@Mark – Are you confused about responsive design? The “responsive” in responsive design is about responding to the situation (screen size, resolution)- it’s anything but detrimental. It solves what was an issue for clients and done right, delivers an optimal experience.

        Reply
        • Jase
          December 21, 2013

          Kelly, I find that the “lowest common denominator” approach to web design (which is a keystone of responsive design) is detrimental to the user experience for every user that isn’t using a first generation iPhone or equivalent.

          One of the things that developers pride themselves on is developing for the mobile platforms first, then verifying that it will scale up as opposed to the way it has been done before the “responsive” craze. We used to design a great site and then if it didn’t scale down easily, we’d create the mobile version with fewer features and less visual appeal so it ran smoother on old mobile devices.

          Now, we create the website with fewer features and less visual appeal and force desktop users with high end graphics or even tablet users with hi-res screens to suffer through a boring and unappealing website just so we can call it “responsive” and the user can have supposedly the same experience regardless of the device. Who wants that? How many web users had to complain before this idea got traction? I have never heard anyone complain about two versions of a website except developers. I have heard lots of people dismayed about the terribly boring desktop experience on the web.

          I like being able to choose between a mobile version of a website that is stripped down and only offers the basic features I may need while running errands or something and the much more enjoyable desktop experience when I am using my desktop, laptop, or hi-end tablet.

          In my opinion, responsive design has taken the user experience from rich a varied to boring and uniform. If we were talking about fashion this way, “responsive” fashion would have us all wearing the same ugly jumpsuit because it’s the most efficient and nobody would have to worry about what to wear–who cares if it’s a wedding? It’s responsive. No thanks.

          Just my opinion.

          Reply
  6. Ron Roe
    December 5, 2013

    I can’t help but feel that this is more of a wish list than a list based on reality. Flash intros, for the most part, have been gone for some time now. That is, at least for every site updated in the last 6 years or so. Sliders? Deride them as much as you may, but I think we have another few years before we see them go. And since we’re making a wish list, we may as well add parallax scrolling, ouch-my-index-finger-hurts sites.

    Reply
  7. Arianna
    December 6, 2013

    Very true said,
    Most of the designing feature has been removed. You can take a look on flash website that is almost disappear today. Their are more another feature that also has been closed.

    Reply
    • Andy Web
      May 12, 2014

      Great article! We look forward to using this at our web design agency.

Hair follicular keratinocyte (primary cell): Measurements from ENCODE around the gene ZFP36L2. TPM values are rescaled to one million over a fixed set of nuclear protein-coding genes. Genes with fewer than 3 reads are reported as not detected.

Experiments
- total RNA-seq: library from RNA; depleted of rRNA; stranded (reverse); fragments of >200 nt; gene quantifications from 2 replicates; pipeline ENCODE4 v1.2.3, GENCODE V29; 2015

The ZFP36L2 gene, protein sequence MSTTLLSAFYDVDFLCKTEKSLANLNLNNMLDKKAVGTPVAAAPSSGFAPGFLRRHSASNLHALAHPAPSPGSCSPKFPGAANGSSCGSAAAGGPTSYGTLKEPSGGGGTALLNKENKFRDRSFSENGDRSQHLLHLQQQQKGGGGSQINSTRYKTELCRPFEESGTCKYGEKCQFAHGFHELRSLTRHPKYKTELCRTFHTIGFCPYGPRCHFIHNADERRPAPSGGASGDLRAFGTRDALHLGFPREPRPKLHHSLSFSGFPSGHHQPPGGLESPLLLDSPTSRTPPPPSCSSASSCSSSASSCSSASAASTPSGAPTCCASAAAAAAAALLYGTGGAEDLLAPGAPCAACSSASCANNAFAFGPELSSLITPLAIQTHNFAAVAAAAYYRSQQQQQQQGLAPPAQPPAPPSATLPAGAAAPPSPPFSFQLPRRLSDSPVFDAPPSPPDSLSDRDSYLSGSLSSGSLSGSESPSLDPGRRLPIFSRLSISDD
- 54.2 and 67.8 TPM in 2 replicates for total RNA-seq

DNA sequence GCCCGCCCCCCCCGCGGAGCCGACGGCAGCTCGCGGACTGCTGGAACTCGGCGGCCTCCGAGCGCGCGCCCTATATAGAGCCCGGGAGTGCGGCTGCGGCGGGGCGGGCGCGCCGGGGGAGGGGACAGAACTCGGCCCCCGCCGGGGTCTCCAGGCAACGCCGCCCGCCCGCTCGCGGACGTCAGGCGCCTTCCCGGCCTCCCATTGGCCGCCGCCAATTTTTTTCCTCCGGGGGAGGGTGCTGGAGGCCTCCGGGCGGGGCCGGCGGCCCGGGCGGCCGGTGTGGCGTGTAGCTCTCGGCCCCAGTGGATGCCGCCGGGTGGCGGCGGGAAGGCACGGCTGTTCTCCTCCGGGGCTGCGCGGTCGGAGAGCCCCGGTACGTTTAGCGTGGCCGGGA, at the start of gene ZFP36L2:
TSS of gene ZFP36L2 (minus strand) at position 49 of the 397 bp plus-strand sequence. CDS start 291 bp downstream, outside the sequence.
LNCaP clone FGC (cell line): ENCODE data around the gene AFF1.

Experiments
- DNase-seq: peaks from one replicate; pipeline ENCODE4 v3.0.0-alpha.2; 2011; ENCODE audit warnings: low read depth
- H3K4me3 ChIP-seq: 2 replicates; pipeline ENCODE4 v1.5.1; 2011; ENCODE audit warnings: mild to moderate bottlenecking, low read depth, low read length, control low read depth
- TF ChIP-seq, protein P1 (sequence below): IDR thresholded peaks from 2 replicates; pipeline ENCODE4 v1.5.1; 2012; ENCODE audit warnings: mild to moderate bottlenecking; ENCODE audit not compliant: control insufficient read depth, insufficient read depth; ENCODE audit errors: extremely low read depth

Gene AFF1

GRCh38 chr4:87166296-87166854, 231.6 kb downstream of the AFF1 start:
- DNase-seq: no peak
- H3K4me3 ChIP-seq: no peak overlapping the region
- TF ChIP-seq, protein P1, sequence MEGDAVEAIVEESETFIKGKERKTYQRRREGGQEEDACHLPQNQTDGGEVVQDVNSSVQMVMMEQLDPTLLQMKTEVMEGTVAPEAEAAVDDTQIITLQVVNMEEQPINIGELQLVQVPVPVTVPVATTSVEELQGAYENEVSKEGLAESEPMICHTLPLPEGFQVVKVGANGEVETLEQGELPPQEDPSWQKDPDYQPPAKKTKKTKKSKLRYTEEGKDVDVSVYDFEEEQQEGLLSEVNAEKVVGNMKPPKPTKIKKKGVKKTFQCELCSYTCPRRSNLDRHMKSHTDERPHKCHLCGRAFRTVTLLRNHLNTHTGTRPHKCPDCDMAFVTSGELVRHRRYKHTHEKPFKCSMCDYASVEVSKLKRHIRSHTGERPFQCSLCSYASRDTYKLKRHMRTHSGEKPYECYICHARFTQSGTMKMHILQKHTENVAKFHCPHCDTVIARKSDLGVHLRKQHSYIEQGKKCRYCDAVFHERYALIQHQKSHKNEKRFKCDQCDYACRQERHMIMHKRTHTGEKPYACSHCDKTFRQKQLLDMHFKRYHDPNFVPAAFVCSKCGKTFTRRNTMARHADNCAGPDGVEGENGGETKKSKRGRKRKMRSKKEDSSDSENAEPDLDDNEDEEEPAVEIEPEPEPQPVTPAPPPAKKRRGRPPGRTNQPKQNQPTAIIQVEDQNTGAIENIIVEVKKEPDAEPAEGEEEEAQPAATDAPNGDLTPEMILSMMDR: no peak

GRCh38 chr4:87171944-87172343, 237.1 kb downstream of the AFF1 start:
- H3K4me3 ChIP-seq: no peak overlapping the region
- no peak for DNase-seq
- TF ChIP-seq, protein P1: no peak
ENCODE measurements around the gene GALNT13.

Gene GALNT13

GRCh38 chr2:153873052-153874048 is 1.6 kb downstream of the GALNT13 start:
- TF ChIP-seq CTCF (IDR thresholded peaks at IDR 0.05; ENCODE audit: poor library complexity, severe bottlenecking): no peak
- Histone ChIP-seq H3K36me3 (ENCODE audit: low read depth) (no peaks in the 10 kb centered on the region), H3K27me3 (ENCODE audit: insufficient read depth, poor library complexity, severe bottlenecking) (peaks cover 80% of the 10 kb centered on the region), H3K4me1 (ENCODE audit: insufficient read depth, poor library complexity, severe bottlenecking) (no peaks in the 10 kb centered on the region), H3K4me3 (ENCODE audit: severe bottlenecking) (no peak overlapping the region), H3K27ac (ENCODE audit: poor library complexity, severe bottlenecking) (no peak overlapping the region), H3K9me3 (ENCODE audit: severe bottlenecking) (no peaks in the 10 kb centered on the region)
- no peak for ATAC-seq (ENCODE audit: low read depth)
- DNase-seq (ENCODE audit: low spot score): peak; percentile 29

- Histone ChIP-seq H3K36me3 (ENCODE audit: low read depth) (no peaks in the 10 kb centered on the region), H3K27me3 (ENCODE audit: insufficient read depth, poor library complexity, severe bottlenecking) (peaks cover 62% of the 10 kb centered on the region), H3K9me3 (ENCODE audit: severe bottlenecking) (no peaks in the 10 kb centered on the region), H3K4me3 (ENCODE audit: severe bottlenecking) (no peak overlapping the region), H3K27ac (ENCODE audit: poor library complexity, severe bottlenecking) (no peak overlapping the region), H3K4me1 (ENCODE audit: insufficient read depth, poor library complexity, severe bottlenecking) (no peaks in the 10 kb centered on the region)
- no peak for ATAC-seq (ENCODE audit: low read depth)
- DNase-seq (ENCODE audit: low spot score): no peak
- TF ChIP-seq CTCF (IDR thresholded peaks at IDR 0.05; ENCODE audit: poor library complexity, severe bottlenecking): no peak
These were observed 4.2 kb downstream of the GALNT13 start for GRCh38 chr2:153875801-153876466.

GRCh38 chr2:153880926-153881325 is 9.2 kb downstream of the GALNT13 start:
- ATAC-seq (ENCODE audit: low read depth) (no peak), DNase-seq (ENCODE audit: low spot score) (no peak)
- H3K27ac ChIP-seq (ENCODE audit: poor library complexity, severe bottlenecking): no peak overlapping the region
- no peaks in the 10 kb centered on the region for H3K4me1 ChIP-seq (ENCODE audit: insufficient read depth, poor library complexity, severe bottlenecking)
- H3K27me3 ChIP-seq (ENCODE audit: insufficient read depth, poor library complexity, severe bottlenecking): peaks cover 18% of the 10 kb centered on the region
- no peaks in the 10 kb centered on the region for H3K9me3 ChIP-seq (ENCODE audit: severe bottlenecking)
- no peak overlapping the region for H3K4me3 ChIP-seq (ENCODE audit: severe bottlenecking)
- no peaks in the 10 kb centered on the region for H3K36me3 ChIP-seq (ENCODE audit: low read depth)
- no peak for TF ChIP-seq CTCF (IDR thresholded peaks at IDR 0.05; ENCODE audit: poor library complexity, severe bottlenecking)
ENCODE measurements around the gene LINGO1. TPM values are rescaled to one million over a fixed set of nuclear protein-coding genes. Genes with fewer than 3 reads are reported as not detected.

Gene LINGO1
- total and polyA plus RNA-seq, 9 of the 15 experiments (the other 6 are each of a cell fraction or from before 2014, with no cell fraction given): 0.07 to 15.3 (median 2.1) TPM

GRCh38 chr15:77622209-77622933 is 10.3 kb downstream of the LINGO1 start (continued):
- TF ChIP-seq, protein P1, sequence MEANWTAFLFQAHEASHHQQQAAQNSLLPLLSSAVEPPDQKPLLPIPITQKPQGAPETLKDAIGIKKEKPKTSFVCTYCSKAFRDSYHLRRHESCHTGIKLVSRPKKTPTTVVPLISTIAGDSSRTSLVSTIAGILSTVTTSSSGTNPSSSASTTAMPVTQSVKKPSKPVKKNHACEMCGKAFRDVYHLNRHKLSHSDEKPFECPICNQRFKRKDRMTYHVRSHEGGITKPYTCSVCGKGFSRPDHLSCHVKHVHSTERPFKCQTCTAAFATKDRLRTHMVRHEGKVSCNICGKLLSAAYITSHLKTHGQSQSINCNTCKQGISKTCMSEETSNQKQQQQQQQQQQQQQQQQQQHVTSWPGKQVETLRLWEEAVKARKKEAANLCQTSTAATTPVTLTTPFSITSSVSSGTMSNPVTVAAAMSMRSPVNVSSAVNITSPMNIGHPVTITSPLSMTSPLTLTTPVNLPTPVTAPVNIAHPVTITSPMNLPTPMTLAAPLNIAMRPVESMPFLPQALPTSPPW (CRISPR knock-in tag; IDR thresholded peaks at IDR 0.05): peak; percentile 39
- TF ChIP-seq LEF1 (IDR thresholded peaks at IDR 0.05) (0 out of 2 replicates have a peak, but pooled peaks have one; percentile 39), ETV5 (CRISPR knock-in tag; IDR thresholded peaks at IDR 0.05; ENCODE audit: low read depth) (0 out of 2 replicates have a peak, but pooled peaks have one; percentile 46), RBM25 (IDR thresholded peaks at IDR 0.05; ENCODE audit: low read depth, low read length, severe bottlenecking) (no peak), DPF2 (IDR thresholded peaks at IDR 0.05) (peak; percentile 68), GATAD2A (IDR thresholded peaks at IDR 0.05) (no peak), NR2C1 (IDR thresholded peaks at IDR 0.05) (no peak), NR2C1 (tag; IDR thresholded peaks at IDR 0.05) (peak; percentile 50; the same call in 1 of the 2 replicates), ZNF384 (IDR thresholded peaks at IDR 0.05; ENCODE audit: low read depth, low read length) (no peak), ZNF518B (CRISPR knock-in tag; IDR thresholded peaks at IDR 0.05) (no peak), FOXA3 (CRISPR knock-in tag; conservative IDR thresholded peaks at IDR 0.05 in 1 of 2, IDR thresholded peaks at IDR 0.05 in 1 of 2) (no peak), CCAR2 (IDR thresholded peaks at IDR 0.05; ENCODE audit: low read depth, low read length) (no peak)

thanks for the information

      Reply
  8. Victoria
    December 6, 2013

    Hey Maryam,
    Great post.Thanks for sharing.But I’m sad to know the first point because I love to use sliders at the header of my website and they look good not irritating.

    Reply
  9. Katypeterson
    December 6, 2013

    Yes correct i agree with your 1st point about Homepage Sliding Banners.

    Reply
  10. Subeesh
    December 6, 2013

    I agree some facts mentioned here, but consider geographically, business-wise, cultural-wise, it can be vary anytime :) Being web designers we have to consider in all aspects, cant be rule out everything. Thanks for this tips.

    Reply
  11. Jamie
    December 6, 2013

    Seems like the sliders issue is completely polarized. Some say they’re detrimental, some say essential. Some say ugly, others engaging. I don’t need them to go away, but an alternative that’s as easy to implement would be welcome.

    Reply
  12. Matt
    December 6, 2013

    @Mark. How is responsive web design “incredibly detrimental to the user experience”? Care to further elaborate on this statement? I fail to see how this statement could be any further from the truth…

    Reply
  13. Tech Lives
    December 6, 2013

    Great designed responsive and mobile sites will be the perfect item in 2014. I beleive we cannot neglect mobile phone users.

    Reply
  14. Ali
    December 6, 2013

    I am so sick of sliders lol, Finally.

    Reply
  15. Website Design Malaysia
    December 7, 2013

    I highly doubt that sliding banners will go away. It’s one of those web elements that web owners often use it for different promotional materials. don’t think it will go away.

    flash will definitely go away.

    Reply
  16. Kev
    December 7, 2013

    Fantastic article! You can create a free modern & stylish website and/or blog at http://simplesite.co using a professional premium theme. You have full control over everything & get free hosting. No catches, check it out.

    Reply
    • Kelly
      December 9, 2013

      Thanks Kev for the shameless self promotion. I’ll take 10.

      Reply
  17. Steve
    December 7, 2013

    I don’t think the sliders will be gone in 2014…

    Though the flash is still faded out mostly in 2013 as well.

    Now the web design and development race is going towards Mobile websites, simple and clean designs.

    Reply
  18. Netlings – PSD to HTML